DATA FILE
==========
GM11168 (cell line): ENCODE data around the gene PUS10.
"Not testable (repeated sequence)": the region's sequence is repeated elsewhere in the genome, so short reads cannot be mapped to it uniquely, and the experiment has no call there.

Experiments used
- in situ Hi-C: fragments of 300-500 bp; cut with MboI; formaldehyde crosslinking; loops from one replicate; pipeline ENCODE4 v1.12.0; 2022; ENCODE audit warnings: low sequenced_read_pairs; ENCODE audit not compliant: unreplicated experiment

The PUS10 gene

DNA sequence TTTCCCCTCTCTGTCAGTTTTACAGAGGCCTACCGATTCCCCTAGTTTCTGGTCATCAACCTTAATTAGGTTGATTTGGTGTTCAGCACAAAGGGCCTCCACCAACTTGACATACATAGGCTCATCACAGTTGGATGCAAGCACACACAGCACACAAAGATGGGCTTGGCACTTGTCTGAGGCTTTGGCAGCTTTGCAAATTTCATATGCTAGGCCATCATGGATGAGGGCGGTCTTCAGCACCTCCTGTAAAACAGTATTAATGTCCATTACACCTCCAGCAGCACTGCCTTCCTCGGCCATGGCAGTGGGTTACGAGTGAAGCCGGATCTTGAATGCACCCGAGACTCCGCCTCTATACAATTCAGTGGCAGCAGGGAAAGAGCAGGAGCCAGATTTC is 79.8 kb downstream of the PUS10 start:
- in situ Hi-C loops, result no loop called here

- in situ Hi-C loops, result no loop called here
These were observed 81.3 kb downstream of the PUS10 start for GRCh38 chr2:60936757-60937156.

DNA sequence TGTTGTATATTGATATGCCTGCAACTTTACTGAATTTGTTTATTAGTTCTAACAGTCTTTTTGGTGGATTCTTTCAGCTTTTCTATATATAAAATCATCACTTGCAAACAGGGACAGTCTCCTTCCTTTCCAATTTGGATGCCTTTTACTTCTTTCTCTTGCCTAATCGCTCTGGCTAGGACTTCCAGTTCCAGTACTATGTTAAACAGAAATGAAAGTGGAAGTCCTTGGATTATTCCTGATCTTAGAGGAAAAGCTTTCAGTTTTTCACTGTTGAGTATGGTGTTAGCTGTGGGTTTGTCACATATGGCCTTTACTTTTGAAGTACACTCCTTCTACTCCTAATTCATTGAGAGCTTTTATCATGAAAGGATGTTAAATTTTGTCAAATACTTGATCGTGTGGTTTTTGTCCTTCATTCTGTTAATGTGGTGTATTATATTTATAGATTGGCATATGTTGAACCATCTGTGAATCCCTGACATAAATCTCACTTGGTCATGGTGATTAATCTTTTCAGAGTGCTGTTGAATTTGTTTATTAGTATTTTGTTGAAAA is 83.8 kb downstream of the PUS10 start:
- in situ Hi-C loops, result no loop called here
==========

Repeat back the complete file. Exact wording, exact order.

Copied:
GM11168 (cell line): ENCODE data around the gene PUS10.
"Not testable (repeated sequence)": the region's sequence is repeated elsewhere in the genome, so short reads cannot be mapped to it uniquely, and the experiment has no call there.

Experiments used
- in situ Hi-C: fragments of 300-500 bp; cut with MboI; formaldehyde crosslinking; loops from one replicate; pipeline ENCODE4 v1.12.0; 2022; ENCODE audit warnings: low sequenced_read_pairs; ENCODE audit not compliant: unreplicated experiment

The PUS10 gene

DNA sequence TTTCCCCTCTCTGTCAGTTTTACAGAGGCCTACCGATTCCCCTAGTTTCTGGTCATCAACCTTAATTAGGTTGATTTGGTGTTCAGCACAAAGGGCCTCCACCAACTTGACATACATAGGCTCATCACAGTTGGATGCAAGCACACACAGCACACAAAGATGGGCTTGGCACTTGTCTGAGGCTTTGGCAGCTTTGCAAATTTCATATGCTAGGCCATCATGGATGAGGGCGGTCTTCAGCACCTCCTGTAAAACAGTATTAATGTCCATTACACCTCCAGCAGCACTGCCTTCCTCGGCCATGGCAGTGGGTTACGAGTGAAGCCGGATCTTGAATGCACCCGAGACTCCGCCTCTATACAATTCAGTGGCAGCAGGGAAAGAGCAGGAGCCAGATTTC is 79.8 kb downstream of the PUS10 start:
- in situ Hi-C loops, result no loop called here

- in situ Hi-C loops, result no loop called here
These were observed 81.3 kb downstream of the PUS10 start for GRCh38 chr2:60936757-60937156.

DNA sequence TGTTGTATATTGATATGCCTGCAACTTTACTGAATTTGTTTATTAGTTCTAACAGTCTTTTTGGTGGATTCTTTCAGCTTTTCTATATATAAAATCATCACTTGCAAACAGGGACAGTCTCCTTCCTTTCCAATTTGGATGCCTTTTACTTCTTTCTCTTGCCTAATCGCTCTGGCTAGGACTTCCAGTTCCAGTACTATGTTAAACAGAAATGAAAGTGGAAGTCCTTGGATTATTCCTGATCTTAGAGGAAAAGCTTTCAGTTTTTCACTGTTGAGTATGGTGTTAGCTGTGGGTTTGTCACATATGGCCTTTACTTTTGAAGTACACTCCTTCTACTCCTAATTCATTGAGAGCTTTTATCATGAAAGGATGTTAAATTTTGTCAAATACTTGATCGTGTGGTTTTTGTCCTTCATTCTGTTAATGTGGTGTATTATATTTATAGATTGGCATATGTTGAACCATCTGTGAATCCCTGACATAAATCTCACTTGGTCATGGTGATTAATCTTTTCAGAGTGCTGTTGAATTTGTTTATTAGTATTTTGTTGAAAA is 83.8 kb downstream of the PUS10 start:
- in situ Hi-C loops, result no loop called here